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V.1 #4 Recommended Practices - Parent-Teacher Conferences: Make Them Effective

Unfortunately, parents often leave parent-teacher conferences feeling bombarded with jargon and statistics and understanding nothing. This serves no purpose. Successful parent-teacher conferences need to be practical and should give parents a positive message that the school and home need to work together to promote the child’s greatest chance of meeting her potential. To make conferences “positive” for parents, Dr. Roger Pierangelo and I (as Executive Directors of the National Association of Special Education Teachers; NASET) have developed practical suggestions for making conferences “positive” for teachers and parents. Our suggestions include:

  • Keep in mind that the purpose of the initial telephone call to the parents is to schedule an appointment, not to discuss their child’s achievement or behavior, even if they request only a "quick" summary. If they make such a request, gently say that your information is better explained and understood in person. If you sense further anxiety, reassure them that you will meet as soon as possible. Discussing such issues in person allows you to ask questions and assess their non-verbal cues. Such information may help you to better focus on whatever concerns or confuses them. Moreover, face-to-face contact offers greater opportunity to makes the conference friendlier, instructive, and supportive.

  • Make meeting with parents as comfortable as possible by making the environment receptive. If possible, hold meetings in a pleasant setting. Whenever possible, use a round table, or any table instead of your desk, and offer refreshments to ease possible tensions.

  • First focus discussions of the child on his strengths, no matter how few. If possible, report positive classroom comments and any other information that might create a supportive tone for later discussions of problems.

  • Remember that like all of us, parents have fallible memories. Thus, you might need to refresh the parent's memory about what their child’s IEP has identified as needs (e.g., mastery of three memory strategies).

  • Provide parents with a typed, well-organized outline of their child’s classroom test scores, grades, and group achievement test results. Taking such information home may help parents more accurately explain the peaks and valleys of their child’s progress to others, such as their spouses or professionals who work with their child.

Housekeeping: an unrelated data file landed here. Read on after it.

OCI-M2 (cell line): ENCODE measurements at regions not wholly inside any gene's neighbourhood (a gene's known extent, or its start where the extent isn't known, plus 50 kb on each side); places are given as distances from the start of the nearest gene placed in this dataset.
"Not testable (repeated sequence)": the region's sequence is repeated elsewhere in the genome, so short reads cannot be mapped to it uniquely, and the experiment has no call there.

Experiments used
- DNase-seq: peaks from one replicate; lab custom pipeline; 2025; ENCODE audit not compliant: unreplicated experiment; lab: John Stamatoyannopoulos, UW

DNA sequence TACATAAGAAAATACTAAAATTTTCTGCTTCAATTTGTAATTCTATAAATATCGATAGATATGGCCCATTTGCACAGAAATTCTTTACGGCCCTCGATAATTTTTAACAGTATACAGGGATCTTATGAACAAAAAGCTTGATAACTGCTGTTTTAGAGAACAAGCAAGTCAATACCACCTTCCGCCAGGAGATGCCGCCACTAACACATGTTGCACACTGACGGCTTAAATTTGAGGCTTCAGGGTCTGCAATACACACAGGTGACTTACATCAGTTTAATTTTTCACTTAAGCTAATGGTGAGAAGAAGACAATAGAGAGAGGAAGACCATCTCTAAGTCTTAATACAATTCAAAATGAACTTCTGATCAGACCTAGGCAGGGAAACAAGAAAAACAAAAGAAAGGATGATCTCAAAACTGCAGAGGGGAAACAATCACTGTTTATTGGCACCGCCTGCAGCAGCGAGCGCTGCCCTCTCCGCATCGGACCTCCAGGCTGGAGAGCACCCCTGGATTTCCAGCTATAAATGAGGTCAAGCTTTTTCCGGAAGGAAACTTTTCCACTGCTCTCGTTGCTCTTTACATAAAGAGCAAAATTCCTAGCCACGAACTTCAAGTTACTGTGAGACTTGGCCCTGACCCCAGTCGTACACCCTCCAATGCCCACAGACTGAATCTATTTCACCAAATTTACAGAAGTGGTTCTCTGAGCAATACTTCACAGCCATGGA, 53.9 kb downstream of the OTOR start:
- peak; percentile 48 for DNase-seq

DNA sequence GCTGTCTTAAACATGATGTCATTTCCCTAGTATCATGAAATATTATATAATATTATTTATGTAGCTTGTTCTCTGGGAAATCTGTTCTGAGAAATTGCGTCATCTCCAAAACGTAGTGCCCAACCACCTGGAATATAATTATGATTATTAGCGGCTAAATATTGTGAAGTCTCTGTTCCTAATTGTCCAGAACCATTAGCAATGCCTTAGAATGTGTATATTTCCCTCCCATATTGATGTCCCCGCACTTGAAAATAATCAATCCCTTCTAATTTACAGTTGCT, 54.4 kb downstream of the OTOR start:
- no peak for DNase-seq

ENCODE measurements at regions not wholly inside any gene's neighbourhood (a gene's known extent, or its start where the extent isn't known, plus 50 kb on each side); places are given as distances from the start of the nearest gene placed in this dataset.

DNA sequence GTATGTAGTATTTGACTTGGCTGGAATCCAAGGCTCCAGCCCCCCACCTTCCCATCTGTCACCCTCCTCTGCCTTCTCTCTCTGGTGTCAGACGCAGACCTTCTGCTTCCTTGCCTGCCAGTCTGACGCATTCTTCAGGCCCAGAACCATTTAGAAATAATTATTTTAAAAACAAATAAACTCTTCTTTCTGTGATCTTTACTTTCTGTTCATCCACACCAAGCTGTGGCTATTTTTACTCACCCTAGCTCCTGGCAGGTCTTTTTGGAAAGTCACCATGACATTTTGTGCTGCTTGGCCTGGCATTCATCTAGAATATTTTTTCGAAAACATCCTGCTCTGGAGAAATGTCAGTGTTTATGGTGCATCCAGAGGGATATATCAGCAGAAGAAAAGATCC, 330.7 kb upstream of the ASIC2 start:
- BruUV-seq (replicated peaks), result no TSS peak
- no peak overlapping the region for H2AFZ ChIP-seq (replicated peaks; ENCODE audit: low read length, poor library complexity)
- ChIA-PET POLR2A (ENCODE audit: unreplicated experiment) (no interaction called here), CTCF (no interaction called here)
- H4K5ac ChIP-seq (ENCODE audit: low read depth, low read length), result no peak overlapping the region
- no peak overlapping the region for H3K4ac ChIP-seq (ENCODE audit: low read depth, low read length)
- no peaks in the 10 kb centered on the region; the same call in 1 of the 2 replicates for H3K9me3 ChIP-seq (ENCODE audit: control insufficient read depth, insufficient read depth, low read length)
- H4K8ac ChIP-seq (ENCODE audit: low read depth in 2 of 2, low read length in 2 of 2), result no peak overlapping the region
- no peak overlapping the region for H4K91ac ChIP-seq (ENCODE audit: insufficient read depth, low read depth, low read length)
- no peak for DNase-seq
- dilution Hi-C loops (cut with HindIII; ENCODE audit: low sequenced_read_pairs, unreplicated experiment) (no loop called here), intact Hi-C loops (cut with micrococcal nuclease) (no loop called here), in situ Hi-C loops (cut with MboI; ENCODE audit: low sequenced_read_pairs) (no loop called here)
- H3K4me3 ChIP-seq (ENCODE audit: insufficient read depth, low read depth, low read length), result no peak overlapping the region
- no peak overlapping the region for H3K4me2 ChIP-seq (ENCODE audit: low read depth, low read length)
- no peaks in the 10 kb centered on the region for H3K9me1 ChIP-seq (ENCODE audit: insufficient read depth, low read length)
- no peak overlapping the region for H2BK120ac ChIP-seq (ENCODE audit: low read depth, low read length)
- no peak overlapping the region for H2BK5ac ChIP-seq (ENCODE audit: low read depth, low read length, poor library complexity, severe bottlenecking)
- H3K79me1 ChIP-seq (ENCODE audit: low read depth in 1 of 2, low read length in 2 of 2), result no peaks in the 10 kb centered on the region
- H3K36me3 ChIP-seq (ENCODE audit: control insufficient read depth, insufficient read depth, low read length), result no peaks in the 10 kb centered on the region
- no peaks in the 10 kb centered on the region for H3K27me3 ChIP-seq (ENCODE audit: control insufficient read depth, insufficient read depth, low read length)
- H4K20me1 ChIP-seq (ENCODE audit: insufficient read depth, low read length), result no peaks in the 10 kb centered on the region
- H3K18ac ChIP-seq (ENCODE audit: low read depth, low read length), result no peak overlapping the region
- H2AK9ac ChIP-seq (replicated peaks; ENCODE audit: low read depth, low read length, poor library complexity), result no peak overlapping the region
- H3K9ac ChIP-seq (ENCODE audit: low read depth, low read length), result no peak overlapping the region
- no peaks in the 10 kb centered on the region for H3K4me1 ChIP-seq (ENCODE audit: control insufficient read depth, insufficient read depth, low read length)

• Discuss test results in simple, concrete terms. Clearly define statistical terms that you must use (e.g., percentiles, stanines, standard scores, grade equivalents) and provide examples that parents can readily relate to. Consider typing the definitions of these terms and examples on the prepared outline with the child’s test scores. This will help parents explain the information to others and will refresh their memory of your discussion.

  • Offer parents a pad and pen so they can take notes during the meeting. Further, tell them that they should feel free to call you with additional questions or concerns.

  • Put aside sufficient time for conferences that may be difficult. If disagreements arise, you don’t want to run out of time. You want to resolve issues. If parents feel rushed, they may feel resentful.

  • Be practical and specific when suggesting how parents can help at home. When making recommendations, give parents printed sheets with specific, explicit, steps-by-step directions that don’t need interpretation. Avoid vague terms, such as “positive reinforcement.” Don’t expect parents to be teachers, especially in areas in which their child struggles. Tentatively offer them materials to help them better understand their child and better understand what they can do to increase the likelihood of success (e.g., Would you borrow a DVD on helping children with ADHD at home?”).

Holding effective parent-teacher conferences is a critical part of being a respected educator. By using conferences to gain the trust and confidence of parents, you’re likely to get far more support from parents than if parents view your conferences as insipid, superficial, or uninformative. As a teacher, learning how to run parent conferences is time well spent.

For more information on the topic, here are two articles you might want to read:

  • Seligman , M. (April, 2000). Conducting effective conferences with parents of children with disabilities. Focus on Exceptional Children,

  • etools4Education (2005). Parent teacher conference.

Dr. George A. Giuliani is the Executive Director of the National Association of Special Education Teachers (NASET) and is a full-time Associate Professor and Director of the Special Education Program at Hofstra University's Graduate School in the Department of Counseling, Research, Special Education, and Rehabilitation. In addition to holding a Juris Doctor from the City University of New York School of Law, he is a New York State licensed psychologist and certified school psychologist. He has an extensive private practice focusing on children with special needs.

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